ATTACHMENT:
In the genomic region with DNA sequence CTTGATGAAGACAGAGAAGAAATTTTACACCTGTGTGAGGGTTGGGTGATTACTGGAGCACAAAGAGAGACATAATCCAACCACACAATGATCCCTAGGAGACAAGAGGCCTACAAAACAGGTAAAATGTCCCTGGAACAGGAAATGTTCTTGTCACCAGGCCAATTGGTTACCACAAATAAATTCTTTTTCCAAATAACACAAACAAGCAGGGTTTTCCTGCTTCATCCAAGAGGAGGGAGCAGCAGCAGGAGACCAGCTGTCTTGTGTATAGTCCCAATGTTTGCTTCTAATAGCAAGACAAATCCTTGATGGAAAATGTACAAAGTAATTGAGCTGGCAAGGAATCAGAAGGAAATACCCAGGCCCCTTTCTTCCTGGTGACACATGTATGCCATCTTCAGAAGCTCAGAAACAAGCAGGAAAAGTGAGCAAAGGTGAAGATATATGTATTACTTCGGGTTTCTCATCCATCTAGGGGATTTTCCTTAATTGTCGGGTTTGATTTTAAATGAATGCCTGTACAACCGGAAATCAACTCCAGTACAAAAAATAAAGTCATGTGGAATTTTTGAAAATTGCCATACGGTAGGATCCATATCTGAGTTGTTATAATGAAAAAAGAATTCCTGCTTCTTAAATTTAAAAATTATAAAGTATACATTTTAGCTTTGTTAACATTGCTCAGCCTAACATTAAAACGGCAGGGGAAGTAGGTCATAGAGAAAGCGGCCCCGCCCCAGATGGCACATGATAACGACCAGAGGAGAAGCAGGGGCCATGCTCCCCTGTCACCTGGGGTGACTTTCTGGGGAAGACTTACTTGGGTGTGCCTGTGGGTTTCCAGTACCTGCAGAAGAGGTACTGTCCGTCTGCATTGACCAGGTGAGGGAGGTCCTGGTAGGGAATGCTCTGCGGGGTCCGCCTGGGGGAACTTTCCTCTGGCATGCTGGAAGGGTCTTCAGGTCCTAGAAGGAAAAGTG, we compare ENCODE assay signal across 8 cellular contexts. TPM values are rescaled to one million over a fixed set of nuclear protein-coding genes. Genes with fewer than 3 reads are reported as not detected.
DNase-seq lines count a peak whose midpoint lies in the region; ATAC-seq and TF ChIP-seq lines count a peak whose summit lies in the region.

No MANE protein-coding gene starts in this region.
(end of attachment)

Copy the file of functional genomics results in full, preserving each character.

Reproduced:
In the genomic region with DNA sequence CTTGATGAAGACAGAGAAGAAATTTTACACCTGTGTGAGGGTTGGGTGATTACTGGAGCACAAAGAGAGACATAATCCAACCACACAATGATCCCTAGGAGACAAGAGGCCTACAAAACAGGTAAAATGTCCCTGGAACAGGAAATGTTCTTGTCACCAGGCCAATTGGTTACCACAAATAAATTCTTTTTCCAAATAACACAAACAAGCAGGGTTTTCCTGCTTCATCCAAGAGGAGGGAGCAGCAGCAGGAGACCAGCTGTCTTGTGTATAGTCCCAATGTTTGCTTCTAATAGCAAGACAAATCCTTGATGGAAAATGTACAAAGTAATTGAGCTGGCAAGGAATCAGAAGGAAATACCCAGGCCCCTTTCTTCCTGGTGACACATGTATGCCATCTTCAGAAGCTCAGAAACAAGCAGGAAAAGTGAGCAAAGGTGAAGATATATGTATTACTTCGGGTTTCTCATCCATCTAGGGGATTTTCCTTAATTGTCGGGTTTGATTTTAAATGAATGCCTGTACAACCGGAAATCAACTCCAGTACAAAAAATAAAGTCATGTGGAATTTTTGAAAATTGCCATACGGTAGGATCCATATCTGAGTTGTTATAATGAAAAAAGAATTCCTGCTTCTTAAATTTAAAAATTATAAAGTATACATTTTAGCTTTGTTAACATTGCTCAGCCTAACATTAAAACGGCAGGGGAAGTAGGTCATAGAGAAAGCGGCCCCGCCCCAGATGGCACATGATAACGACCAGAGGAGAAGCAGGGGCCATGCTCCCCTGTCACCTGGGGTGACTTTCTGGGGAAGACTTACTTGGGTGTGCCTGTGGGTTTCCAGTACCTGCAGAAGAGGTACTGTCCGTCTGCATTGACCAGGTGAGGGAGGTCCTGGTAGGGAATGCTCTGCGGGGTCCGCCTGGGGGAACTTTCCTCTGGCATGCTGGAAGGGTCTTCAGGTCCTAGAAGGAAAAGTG, we compare ENCODE assay signal across 8 cellular contexts. TPM values are rescaled to one million over a fixed set of nuclear protein-coding genes. Genes with fewer than 3 reads are reported as not detected.
DNase-seq lines count a peak whose midpoint lies in the region; ATAC-seq and TF ChIP-seq lines count a peak whose summit lies in the region.

No MANE protein-coding gene starts in this region.